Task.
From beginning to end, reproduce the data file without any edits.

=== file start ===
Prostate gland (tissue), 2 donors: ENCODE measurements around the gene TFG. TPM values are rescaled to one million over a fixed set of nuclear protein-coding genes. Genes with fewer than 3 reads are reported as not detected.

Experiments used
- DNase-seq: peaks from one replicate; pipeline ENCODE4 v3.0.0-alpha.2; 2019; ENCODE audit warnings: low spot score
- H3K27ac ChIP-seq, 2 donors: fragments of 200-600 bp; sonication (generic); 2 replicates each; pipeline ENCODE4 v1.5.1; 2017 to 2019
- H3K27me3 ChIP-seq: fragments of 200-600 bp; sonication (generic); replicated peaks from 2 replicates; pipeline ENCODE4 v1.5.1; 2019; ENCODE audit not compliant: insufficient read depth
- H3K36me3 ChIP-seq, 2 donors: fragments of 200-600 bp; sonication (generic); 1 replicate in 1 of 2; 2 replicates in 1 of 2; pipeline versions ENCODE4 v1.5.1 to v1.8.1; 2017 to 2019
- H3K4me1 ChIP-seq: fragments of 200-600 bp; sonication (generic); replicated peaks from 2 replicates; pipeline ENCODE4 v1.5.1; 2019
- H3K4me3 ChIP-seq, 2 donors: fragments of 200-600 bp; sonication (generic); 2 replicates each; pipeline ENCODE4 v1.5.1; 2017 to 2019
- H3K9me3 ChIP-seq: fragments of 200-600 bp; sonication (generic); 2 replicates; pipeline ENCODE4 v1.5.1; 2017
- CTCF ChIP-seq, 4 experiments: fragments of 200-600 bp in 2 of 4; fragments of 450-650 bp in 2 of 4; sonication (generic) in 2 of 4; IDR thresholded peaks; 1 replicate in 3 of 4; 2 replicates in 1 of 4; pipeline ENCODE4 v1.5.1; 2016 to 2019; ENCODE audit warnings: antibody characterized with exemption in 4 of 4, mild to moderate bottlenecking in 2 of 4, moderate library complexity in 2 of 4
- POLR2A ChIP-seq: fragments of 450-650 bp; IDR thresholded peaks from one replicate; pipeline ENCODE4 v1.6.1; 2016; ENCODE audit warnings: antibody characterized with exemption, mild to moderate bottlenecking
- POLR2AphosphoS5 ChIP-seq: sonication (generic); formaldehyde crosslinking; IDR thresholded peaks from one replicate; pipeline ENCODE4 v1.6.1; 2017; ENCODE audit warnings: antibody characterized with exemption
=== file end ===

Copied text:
Prostate gland (tissue), 2 donors: ENCODE measurements around the gene TFG. TPM values are rescaled to one million over a fixed set of nuclear protein-coding genes. Genes with fewer than 3 reads are reported as not detected.

Experiments used
- DNase-seq: peaks from one replicate; pipeline ENCODE4 v3.0.0-alpha.2; 2019; ENCODE audit warnings: low spot score
- H3K27ac ChIP-seq, 2 donors: fragments of 200-600 bp; sonication (generic); 2 replicates each; pipeline ENCODE4 v1.5.1; 2017 to 2019
- H3K27me3 ChIP-seq: fragments of 200-600 bp; sonication (generic); replicated peaks from 2 replicates; pipeline ENCODE4 v1.5.1; 2019; ENCODE audit not compliant: insufficient read depth
- H3K36me3 ChIP-seq, 2 donors: fragments of 200-600 bp; sonication (generic); 1 replicate in 1 of 2; 2 replicates in 1 of 2; pipeline versions ENCODE4 v1.5.1 to v1.8.1; 2017 to 2019
- H3K4me1 ChIP-seq: fragments of 200-600 bp; sonication (generic); replicated peaks from 2 replicates; pipeline ENCODE4 v1.5.1; 2019
- H3K4me3 ChIP-seq, 2 donors: fragments of 200-600 bp; sonication (generic); 2 replicates each; pipeline ENCODE4 v1.5.1; 2017 to 2019
- H3K9me3 ChIP-seq: fragments of 200-600 bp; sonication (generic); 2 replicates; pipeline ENCODE4 v1.5.1; 2017
- CTCF ChIP-seq, 4 experiments: fragments of 200-600 bp in 2 of 4; fragments of 450-650 bp in 2 of 4; sonication (generic) in 2 of 4; IDR thresholded peaks; 1 replicate in 3 of 4; 2 replicates in 1 of 4; pipeline ENCODE4 v1.5.1; 2016 to 2019; ENCODE audit warnings: antibody characterized with exemption in 4 of 4, mild to moderate bottlenecking in 2 of 4, moderate library complexity in 2 of 4
- POLR2A ChIP-seq: fragments of 450-650 bp; IDR thresholded peaks from one replicate; pipeline ENCODE4 v1.6.1; 2016; ENCODE audit warnings: antibody characterized with exemption, mild to moderate bottlenecking
- POLR2AphosphoS5 ChIP-seq: sonication (generic); formaldehyde crosslinking; IDR thresholded peaks from one replicate; pipeline ENCODE4 v1.6.1; 2017; ENCODE audit warnings: antibody characterized with exemption